"Well, I'll not be asking you to share a confidence you hold with the Lord," the captain remarked. "But share with me, if you would, the experience of your transport to the Americas."
"Even as a sea dog, an' da cap'n of sea dogs, d'aint no ways ya kin know of it," Mam' told the captain. "Mebbe if ya was keelhauled 'cross da ocean ya'd know da mos' of it, but...."
Mam' stopped at that, and sat staring at the table for several moments. Her eyes were fixed, but there was no sign her spirit still was there. The captain wondered if Mam' stopped breathing.
Then, just as suddenly as she stopped talking, she started again–'most as if she was unaware she'd ever stopped. "An when dey drug us down dat hol', it was like da bowels of hell!"
Mam' described how the women were dragged and shoved into the hold of that ship, each one screaming and wailing - probably less from physical pain than from the private fear that tormented each individual mind. As Mam' put it, they were all going to hell, but each one's voyage must be
different and personal, in the mind. Below decks, her visions of hell were confirmed.
The women were being stacked and chained bare-skinned against rough-hewn planks and beams. Every possible space in that great ship's hold was packed tightly with human cargo. Yet again being mishandled like some errant dog, Mam' was being hauled along by the scruff of her neck. The white man carrying her stopped in front of a woman who was
chained lying on her back, with her shoulders lifted and the nape of her neck pressed against the bulkhead . . .
- Time Watchers: The Greatest of These
on March 16, 2011
Robert York is a time traveler and he is going back to prehistoric times to the Stone Age "just to observe and study the inhabitants of Kent's Cavern." And we all know how that's going to work out, right? Humans seem to be humans no matter where or when they are.
Robert saves the life of one inhabitant minutes after his exit from the rainbow portal. So much for not messing with the timeline. Then he proceeds to insinuate himself into the everyday life of the people and to promptly fall in love with his host. This well-written story is a story of love with a little time traveling thrown in and it's just made for readers who like the emotions and interactions and historical details rather than lots of action.
Things get more interesting as Robert returns to the 24th century and his love tries to follow him, only to end up in the twenty-first century. Punishments happen for not following rules, and Stone Age girl is befriended by Nikki of 2006 who has her own way to live life, including rescuing total strangers. A little comedy and drama take place as Future Big Boss sends back thugs to force the girl back to the caves, Nikki fights them off with a shoe, and Robert (again) breaks the rules and gets his friends to help him jump to 2006 to find his love. You'll be glad you invested the time in this book, which begs for a sequel with some of the same characters.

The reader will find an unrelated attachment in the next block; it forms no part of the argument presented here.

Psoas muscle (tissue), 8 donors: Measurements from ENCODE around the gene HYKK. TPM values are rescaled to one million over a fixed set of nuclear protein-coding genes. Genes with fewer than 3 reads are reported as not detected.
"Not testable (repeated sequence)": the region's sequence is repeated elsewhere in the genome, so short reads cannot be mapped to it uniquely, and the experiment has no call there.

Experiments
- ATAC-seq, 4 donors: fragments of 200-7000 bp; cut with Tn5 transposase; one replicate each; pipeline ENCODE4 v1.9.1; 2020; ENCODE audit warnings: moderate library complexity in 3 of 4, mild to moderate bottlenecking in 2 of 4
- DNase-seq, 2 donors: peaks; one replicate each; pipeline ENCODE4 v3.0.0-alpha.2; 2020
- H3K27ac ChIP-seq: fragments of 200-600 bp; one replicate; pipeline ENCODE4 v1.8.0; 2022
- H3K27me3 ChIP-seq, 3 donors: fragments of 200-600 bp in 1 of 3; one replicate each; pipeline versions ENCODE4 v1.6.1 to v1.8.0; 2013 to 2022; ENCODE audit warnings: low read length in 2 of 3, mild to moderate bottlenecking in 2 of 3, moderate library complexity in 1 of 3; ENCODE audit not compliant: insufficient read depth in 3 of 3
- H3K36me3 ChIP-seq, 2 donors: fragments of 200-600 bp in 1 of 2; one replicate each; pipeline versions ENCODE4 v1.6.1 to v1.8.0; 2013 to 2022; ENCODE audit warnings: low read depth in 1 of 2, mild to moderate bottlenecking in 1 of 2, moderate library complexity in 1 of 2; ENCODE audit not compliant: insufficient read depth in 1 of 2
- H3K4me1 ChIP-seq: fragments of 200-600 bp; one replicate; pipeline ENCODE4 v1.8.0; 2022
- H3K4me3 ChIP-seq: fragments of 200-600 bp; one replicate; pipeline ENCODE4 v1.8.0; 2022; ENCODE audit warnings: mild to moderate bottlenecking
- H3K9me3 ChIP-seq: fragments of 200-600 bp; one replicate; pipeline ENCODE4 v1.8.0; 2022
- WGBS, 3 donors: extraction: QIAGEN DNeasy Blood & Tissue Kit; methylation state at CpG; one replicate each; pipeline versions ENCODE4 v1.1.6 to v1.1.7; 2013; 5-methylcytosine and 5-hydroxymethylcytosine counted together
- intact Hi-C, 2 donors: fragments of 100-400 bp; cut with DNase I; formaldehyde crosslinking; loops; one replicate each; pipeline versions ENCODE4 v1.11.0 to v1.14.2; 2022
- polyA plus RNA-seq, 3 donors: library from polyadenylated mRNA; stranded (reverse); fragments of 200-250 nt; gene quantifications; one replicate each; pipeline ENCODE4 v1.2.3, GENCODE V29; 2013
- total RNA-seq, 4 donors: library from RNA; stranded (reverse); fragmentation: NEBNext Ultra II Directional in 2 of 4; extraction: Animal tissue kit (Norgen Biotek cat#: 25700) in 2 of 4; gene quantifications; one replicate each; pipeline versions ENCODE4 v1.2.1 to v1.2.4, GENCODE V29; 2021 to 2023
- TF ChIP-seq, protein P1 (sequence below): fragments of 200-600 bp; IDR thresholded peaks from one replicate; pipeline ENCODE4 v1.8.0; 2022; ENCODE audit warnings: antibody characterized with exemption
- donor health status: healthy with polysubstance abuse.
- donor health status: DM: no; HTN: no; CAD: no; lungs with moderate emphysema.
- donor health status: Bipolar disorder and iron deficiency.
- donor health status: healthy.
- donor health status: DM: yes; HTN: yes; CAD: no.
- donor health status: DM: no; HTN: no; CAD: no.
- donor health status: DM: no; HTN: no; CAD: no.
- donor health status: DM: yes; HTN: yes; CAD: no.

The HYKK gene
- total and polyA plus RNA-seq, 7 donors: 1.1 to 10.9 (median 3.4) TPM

- Project 334
on June 20, 2011
After a nuclear war that destroys most of their civilization, the planet of Ahran organized itself around a religion that turned its faith to the stars and interpreted natural electromagnetic noise from space as messages from their creator. All this so they could have peace and survive, and it worked well for some time. Jara faces an unthinkable dilemma when she cannot figure out how to translate the messages she receives during the course of her job and make the translation suit the enforced religion. Is she a failure? Unfaithful? Deserving of punishment?
Jara is torn between seeking the truth or remaining faithful to what she is told she must believe, even if she must lie. And the survival of the refugee visitor from planet Earth depends or her actions. Tom Wilson is alone on his spaceship and he has recently awoken from cold sleep. In his confusion and his attempts to land on an alien planet where he might have hopes of survival, he accidentally transmits his diary entries to the alien planet, and to Jara.
This reader found the story engaging and hurried to keep reading to learn how the conflicts would be resolved. It did seem that the ending was too abrupt and there should have been a little more story surrounding the final scene. But it still is an enjoyable read, and the author does indicate there are more books.
- For Honor: An Adventure of What Might Have Been
on Aug. 30, 2011
Thomas is perhaps one of the most skilled spies France has ever had. The scene opens with Thomas and his teen son fleeing across cold wasteland from Prussia to France with documents that will reveal an insidious plot to overthrow King Louis XIII. They find temporary refuge from the bitter winter, where it is decided that Erik will help young Christophe get back to France, safely, they hope. ——Excerpt: In Thomas’ hand was a collection of papers. “Take them,” Thomas told his son. “Anything at all that is found on me will condemn me, and I have every intention of coming back to you alive and well. Watch my estate until I return.” Langeac, Christophe knew his father meant, as it always had been the most precious of his father’s holdings, at least to Thomas, regardless of its humble size compared to his other numerous holdings.——